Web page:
Okay, I admit it. I'm a Koontz fanatic. I can always rely on his novels for a fast read. I work so hard at my day job that when I climb into bed with a book, I don't want to have to think. I want to easily comprehend every word. I want the sentences to be short enough that I don't get lost in my half-asleep stupor. I want action that will keep me riveted so that I have the motivation to turn the page. On that level, Koontz always delivers.
However, Brother Odd was not up there with my favorite books. This one bordered on being corny. The story is narrated by the main character, Odd Thomas, who has a quirky sense of humor. Don't get me wrong -- I love humor, but his humor was a bit difficult to believe as he was always cracking jokes when his life was in danger. Obviously, with horror novels, you do have to suspend disbelief, but all those silly jokes brought me back to the state of mind that I was reading a novel, as opposed to being immersed in a story as one of the characters myself.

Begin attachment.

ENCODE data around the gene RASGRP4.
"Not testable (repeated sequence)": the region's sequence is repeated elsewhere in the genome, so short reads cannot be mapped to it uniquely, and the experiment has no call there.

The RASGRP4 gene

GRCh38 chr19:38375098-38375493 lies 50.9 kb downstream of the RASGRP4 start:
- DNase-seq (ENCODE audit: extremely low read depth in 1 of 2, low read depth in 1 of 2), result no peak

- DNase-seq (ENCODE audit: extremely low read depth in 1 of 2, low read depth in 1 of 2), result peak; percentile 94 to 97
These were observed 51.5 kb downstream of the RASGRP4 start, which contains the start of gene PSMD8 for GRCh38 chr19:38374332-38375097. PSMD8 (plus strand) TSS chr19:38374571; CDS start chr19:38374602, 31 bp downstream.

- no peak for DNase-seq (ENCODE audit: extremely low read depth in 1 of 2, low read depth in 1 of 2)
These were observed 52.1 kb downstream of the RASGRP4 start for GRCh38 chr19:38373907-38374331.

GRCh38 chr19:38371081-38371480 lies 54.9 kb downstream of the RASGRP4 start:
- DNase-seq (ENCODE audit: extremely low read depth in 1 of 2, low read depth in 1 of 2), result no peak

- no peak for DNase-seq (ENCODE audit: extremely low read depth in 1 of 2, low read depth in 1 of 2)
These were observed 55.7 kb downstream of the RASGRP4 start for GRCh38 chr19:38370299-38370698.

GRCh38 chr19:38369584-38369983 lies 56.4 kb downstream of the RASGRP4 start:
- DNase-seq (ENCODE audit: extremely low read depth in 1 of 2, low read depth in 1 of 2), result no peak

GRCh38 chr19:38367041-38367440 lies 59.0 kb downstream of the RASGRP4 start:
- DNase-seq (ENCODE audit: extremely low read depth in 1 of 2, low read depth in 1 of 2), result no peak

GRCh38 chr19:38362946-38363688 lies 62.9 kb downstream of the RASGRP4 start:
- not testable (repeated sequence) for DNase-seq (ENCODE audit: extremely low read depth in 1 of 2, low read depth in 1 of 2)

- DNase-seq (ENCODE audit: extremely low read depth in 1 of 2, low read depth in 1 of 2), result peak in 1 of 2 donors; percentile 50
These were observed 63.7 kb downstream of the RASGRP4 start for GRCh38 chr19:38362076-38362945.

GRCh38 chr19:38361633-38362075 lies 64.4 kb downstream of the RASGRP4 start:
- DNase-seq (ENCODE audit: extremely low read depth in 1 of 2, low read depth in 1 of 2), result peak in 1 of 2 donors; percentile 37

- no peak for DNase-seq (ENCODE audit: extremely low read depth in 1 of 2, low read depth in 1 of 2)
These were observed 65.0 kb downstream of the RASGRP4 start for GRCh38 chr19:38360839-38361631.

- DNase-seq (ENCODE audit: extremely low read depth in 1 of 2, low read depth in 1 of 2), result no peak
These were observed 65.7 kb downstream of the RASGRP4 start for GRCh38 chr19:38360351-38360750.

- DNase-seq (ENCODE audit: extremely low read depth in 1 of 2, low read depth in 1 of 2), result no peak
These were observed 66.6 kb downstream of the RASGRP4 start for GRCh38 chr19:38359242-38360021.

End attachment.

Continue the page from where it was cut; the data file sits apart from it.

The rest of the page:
Odd Thomas, a fry cook with a special power to tap into other worlds, is a guest at a monastery in the high Sierra of California. The adventure begins when he spots a shadowy bodach slinking through the woods outside his window. Knowing that bodachs only appear when death is imminent, Odd must set out to solve the mystery of who will die, how and when.
Odd Thomas is a character in many Dean Koontz novels, and I've enjoyed following his adventures throughout the series. I admit to not reading them in the order of how they were written, but fortunately Koontz took that into consideration while writing each novel, so newcomers are not left out in the cold. Speaking of cold, there is a lot of snow in this novel, so you might want to read it in the summer months.